Dear Michael: We just entered into a large Contract for Deed with someone for some land we have been farming for decades. We’ve probably already paid for it twice, but now we’re doing it a third time for real.

We have a son who’s been farming with us, but there is no way he can afford the payments on this contract for deed. We are in our 60s and we have the luxury of not having to pay for costs of living that younger people do. However, this isn’t helping my son get any further ahead. What should we consider? – C4Dumb

Dear C4Dumb: Sometimes it’s hard to back away and see the big picture with everything when you’re so close to the action. I’m sure you had the money for the down payment, your son didn’t and so you put the contract in your name.

However, continuing to build your estate is just going to lead to bigger problems for your farming son one day.

Let’s look at some “out of the box” ideas in your case, shall we?

You said your son couldn’t afford the down payment or the payments, but what can he afford? If he were to farm this land in his name, what kind of income could he produce?

Normally, if this is all he has, he’s not going to have enough income. But he can do a part of it probably. One, there’s no law that says you have to sell it to him for what you paid for it. If you give him a decent cash flow price and a minimum interest rate (currently three percent for over five years), he should be able to swing some portion of this land you bought. It’s good land to sell because it has the highest basis of all the land you own, likely, and won’t cause any capital gains problems.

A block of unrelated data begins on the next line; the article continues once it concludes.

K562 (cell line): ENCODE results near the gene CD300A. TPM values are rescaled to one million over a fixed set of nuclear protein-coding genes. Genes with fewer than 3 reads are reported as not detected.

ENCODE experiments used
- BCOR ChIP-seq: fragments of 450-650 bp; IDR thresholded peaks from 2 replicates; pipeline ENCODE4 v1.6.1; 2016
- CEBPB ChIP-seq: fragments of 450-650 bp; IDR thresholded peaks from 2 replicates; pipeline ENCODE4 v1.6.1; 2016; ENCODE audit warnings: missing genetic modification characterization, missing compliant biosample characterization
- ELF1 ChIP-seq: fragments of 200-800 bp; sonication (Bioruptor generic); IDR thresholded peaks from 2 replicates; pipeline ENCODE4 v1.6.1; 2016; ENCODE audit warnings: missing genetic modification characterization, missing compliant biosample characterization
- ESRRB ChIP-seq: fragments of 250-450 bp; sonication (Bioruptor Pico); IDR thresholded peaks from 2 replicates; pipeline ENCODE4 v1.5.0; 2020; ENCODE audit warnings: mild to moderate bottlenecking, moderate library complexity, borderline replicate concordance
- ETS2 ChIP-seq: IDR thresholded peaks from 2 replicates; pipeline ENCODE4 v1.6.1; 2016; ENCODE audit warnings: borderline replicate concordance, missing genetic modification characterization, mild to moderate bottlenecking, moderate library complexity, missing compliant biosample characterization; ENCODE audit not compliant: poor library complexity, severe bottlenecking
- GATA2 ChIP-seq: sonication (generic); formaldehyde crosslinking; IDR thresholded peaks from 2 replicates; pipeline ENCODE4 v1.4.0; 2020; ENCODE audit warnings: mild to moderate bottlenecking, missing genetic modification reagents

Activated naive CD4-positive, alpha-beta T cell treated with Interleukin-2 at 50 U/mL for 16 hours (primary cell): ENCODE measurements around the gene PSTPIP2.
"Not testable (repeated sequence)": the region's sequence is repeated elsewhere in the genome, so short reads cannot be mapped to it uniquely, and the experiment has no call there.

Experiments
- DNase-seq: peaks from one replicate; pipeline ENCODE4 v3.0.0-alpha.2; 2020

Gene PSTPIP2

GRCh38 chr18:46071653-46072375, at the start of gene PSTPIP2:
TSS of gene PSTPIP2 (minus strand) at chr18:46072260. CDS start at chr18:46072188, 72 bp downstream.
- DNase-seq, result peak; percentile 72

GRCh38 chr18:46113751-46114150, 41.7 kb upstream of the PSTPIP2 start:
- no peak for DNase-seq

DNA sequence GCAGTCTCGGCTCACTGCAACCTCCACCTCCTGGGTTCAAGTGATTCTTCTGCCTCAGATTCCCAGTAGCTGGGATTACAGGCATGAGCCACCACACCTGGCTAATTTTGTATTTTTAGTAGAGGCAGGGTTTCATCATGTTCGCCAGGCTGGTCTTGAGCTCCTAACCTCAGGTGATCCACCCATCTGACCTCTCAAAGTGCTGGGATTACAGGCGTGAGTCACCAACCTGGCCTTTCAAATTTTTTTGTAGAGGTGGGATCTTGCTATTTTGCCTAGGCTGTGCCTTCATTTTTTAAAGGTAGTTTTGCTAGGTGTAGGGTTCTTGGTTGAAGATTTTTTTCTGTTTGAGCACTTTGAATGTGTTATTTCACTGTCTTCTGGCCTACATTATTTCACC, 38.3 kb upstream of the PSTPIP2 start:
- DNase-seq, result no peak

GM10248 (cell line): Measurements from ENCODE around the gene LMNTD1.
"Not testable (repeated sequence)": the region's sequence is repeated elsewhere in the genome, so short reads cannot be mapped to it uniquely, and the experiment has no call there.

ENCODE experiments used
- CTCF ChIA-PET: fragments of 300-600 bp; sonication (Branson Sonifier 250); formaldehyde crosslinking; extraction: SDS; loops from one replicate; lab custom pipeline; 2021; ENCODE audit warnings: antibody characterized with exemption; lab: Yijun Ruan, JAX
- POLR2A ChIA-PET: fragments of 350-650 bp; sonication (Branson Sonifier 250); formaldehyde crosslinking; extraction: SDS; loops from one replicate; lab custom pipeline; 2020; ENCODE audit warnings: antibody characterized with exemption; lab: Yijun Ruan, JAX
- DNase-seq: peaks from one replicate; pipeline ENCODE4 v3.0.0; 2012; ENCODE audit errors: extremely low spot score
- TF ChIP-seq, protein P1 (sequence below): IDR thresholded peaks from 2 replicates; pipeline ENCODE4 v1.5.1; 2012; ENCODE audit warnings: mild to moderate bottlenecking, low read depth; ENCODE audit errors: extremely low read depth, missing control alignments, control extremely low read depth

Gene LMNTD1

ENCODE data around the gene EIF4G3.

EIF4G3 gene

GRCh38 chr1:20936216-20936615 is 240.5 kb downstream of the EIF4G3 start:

If you would set up a “secondary” Contract for Deed with him, do keep in mind that lenders will use this as a part of his overall debt in determining other loans he may need from the bank. But if the price is right and the banks can see a favorable equity position, he shouldn’t have a problem.

The good thing here is if he fails to make the payments, you can continue on with the original buyer and own the land yourself. If he makes the payments for all or a portion, once you’re paid off, the original owner can transfer the deed to you and you can turn around and transfer it to your son.

Another option: What about if he rents the land from you, but you agree that all rents paid by him on this property – or all your property for that matter – go towards the eventual equity your son will have in your farm and ranch operation?

This goes a long way when it comes to settling the estate. When the other children find your son has an equity position in your farm that they may not like, but you already made the deal with your farming son years ago. You’ll just have to put in your will something like “in lieu of Contract for Deed payments I declare the sum of all rents paid by Jr. will result in him owning this share of the property.” I’ve seen that done before.

To mitigate any future disasters, you might also add something along the line of “If Jr. should sell this land and not continue a career in farming/ranching for 10 years after my death or until he is age 55, then he shall share the proceeds of said land with his siblings.” That way the other kids understand that Jr. won’t walk away with a bunch of land worth a bunch of money that doesn’t cash flow half the years you own it.

Those are just a couple ideas of how to grow your son’s estate rather than making your estate more valuable and more complicated when you die.

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Michael Baron provides estate planning guidance at Great Plains Diversified Services in Bismarck, North Dakota. Email him at KeeptheFamilyFarm@gmail.com.